Archive for the ‘Chart Digging’ Category

Lost On Campus

February 11, 2019

Originally posted June 29, 2009

I was seven or eight years old when I had my first great adventure on the campus of St. Cloud State College (as it was titled then). If I were eight at the time, then it took place in mid-summer of 1961, and from this long distance, that’s close enough for our purposes.

I wrote a little earlier this summer about attending summer classes at the Campus Lab School at St. Cloud State, spending mornings there so the college’s education students had someone to teach as they pursued their college degrees. If I recall correctly, on most days, my dad would be waiting when I left the school, and I’d ride home with him in his beloved ’52 Ford. Then came the day of the all-college picnic.

Think about this for a moment, as this is – at least for me – a quintessential 1960s event: A summertime picnic on the lawn, open to all students, all faculty and staff members, and all of their family members. The college was, of course, a much smaller place than is today’s sprawling institution, and then, summertime enrollment is always less than during other quarters. But still, a college-wide picnic! Barbecued chicken and beans and cole slaw for how many? Maybe five hundred people? It was a tradition that wouldn’t last much longer, as I don’t recall such picnics taking place during the summers I was a student on campus.

It was a different era, of course, one of freshman beanies and letter sweaters, with the young men mostly wearing dress slacks or khakis and the young women almost always wearing dresses, kind of like Faber College in Animal House (without the fascists or the slobs). I recall during one of those annual picnics looking across the street at a battered wooden building. It housed the campus bookstore and a student hangout called the Chatterbox.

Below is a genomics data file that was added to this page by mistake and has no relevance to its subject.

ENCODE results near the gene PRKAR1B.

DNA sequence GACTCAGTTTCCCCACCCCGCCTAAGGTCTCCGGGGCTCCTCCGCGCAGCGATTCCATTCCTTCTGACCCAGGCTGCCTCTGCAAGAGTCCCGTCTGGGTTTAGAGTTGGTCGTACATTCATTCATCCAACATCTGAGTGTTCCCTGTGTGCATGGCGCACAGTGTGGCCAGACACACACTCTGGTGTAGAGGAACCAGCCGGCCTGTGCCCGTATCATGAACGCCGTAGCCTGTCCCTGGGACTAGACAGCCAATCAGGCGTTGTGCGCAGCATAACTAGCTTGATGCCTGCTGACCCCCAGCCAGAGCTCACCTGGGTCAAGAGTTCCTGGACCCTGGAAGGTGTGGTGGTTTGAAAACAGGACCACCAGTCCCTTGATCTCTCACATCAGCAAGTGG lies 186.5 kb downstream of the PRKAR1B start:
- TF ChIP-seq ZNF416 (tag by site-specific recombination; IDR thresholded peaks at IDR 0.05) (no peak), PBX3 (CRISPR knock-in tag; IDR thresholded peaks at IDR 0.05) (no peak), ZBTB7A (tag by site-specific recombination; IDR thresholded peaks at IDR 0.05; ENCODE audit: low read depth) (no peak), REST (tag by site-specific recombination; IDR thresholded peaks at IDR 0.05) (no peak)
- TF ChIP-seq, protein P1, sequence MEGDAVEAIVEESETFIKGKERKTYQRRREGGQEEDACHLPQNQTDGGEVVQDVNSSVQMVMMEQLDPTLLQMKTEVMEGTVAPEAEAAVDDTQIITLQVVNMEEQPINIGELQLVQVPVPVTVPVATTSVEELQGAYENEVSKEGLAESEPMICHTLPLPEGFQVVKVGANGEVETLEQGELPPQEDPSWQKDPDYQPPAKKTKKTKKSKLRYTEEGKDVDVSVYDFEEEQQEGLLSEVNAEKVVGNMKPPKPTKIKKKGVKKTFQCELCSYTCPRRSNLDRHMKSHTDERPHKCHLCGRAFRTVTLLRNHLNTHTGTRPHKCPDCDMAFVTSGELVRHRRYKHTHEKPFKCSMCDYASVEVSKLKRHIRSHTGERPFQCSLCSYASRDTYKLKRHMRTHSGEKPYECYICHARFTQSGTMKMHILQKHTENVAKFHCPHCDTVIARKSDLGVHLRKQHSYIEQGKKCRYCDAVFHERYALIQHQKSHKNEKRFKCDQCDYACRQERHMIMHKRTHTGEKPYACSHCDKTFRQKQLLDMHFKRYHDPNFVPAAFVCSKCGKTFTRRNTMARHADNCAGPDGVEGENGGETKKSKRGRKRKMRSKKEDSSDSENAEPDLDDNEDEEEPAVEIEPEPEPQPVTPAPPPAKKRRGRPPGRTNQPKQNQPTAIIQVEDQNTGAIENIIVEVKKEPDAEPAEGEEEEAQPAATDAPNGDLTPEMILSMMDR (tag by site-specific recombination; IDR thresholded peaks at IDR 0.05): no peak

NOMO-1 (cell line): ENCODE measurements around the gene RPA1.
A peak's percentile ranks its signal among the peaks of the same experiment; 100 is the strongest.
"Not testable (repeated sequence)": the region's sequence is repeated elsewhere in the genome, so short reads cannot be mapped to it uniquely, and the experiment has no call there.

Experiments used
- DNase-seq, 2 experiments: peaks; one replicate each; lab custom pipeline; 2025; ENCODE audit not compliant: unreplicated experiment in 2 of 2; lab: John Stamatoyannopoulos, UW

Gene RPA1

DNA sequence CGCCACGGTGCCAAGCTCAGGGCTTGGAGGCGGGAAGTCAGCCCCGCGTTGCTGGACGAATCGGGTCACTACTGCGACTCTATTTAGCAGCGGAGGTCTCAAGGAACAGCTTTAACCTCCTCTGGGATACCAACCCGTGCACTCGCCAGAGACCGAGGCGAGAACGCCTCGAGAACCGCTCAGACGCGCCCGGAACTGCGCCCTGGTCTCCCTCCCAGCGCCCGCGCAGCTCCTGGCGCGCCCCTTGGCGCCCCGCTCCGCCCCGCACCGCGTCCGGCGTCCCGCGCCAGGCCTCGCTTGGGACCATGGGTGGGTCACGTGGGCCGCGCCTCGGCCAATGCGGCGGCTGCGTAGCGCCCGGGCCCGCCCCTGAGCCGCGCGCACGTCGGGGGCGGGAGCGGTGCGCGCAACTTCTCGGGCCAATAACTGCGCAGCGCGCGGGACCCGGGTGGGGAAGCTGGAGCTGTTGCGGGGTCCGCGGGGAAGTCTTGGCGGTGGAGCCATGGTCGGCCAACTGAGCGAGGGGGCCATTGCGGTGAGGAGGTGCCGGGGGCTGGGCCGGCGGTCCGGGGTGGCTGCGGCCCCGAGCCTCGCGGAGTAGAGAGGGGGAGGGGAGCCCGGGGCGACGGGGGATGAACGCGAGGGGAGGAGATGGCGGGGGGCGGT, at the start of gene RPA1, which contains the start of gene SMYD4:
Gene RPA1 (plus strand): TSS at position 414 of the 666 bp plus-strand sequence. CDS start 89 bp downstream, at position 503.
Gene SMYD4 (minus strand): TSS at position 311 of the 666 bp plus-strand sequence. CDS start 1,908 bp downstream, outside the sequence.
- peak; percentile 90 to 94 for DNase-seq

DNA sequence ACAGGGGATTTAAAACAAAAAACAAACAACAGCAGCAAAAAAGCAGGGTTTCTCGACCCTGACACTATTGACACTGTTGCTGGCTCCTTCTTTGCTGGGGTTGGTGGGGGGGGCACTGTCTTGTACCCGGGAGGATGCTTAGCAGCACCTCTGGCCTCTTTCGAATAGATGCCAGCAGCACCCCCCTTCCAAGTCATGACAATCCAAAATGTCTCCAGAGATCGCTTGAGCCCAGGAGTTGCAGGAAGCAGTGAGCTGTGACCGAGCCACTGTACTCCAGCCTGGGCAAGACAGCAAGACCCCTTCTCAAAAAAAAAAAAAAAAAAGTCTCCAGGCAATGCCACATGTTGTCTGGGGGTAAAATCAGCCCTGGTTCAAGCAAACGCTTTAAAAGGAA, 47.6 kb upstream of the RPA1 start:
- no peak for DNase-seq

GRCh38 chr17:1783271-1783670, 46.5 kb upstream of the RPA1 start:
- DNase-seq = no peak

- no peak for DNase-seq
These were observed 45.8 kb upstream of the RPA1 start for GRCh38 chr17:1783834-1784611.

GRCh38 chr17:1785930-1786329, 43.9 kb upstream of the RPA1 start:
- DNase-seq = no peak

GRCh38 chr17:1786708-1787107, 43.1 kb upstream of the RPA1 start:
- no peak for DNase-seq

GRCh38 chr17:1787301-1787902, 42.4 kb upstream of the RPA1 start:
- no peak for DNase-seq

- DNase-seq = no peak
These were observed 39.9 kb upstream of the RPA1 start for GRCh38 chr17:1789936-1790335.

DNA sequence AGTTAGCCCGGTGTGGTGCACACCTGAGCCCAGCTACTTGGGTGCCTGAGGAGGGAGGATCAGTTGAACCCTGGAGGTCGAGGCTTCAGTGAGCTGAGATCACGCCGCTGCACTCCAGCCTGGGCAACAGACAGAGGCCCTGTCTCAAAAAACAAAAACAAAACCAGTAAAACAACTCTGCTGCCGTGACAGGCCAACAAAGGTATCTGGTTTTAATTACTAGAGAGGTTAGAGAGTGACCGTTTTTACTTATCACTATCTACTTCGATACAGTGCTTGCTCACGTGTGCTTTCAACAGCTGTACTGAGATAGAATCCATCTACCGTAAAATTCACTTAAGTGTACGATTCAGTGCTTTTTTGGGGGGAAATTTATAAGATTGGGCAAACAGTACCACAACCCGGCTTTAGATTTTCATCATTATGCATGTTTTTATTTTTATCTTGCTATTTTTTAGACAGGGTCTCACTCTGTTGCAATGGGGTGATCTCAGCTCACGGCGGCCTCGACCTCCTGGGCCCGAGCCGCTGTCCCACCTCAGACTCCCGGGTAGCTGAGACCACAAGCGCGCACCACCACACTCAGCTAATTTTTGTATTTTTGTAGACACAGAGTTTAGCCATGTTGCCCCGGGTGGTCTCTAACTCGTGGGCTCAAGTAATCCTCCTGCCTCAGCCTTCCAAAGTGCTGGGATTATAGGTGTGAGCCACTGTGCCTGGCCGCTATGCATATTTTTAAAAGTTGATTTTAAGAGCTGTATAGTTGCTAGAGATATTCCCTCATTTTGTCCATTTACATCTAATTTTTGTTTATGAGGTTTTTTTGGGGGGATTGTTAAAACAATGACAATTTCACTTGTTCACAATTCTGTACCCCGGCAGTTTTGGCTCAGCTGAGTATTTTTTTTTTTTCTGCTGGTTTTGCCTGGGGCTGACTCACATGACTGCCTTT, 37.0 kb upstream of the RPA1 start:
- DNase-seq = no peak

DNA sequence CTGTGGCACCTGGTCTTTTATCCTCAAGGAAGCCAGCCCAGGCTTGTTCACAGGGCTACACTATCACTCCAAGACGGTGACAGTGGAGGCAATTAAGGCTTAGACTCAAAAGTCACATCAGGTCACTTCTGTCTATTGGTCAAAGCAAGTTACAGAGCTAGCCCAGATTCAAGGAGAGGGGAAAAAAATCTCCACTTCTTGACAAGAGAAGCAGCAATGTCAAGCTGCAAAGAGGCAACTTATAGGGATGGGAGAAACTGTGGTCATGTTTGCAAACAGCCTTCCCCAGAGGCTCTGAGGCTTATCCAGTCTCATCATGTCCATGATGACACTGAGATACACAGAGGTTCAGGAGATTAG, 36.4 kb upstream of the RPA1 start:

The Chatterbox, probably ca. 1960. (SCSU Archives)

I asked a family friend, one of my dad’s student workers, what it was like inside, and he said it was crowded and noisy. He said they sold burgers and fries and coffee and malts. It was an honest-to-god malt shop! Except for the coffee, it sounded pretty good to a preteen whiteray, and I asked him if he’d take me in there someday. He shook his head no. A few years later the Chatterbox was gone, razed to make way for the new student center.

Anyway, on the day of the all-college picnic in 1961, I was supposed to meet my mom outside the Campus Lab School and we’d walk the three or so blocks or so to the picnic. I went out the door where I usually found Dad in his car. No Mom. I waited a few minutes, wondering what to do. And when she hadn’t shown up in ten minutes, I set out across campus, heading for Dad’s office. I wasn’t at all sure of the campus’ geography, but I knew Dad’s office was in the basement of the library, and if I could find the library, then I was in good shape.

So every once in a while, I asked a passing student where the library was. The college men chuckled at me, and one asked if I were going to do research for a term paper. The college women told each other I was cute, and a couple of them wanted to know if I wanted them to take me to the library. No, I said, I could find it myself, as long as I had good directions. And I did find it. And I found the stairs down to Dad’s office. The door was locked and the dark basement corridor was a little spooky.

I wasn’t sure what to do, but sitting in a dark basement corridor was kind of scary, and it wasn’t getting me any chicken. I clambered up the stairs, and went to the picnic. And that’s where I found my folks, who were of course, quite worried. (Though perhaps not as worried as parents in similar circumstances might be today; although a good portion of today’s horrors also existed back then, they were not placed nearly so firmly on our minds’ center stage then as they are today.) My mom told me she’d waited at the front door of the lab school for a fair amount of time; I told her dad had been picking me up at the side door.

And after a few minutes more of discussion, we got in line and filled our plates.

A Six-Pack From The Charts (Billboard Hot 100, June 26, 1961)
“Quarter to Three” by Gary U.S. Bonds, Legrand 1008 (No. 1)
“Every Beat of My Heart” by the Pips, Vee-Jay 386 (No. 8)
“Peanut Butter” by the Marathons, Arvee 5027 (No. 23)
“Let’s Twist Again” by Chubby Checker, Parkway 824 (No. 62)
“Theme from ‘Goodbye Again’” by Ferrante & Teicher, United Artists 319 (No. 85)
“Rainin’ In My Heart” by Slim Harpo, Excello 2194 (No. 99)

A couple of these are pretty well known: “Quarter to Three” and “Let’s Twist Again” are staples on any self-respecting oldies radio station, and they deserve to be so (although Checker’s original “The Twist” is a better single than “Let’s Twist Again”). Both of them, at the right moments, can get you out on the dance floor, and thus, they remain among the best that not only 1961 had to offer, but the entire era post-Holly and pre-Beatles. “Quarter to Three” spent two weeks at No. 1, and “Let’s Twist Again” peaked at No. 8 later in the summer.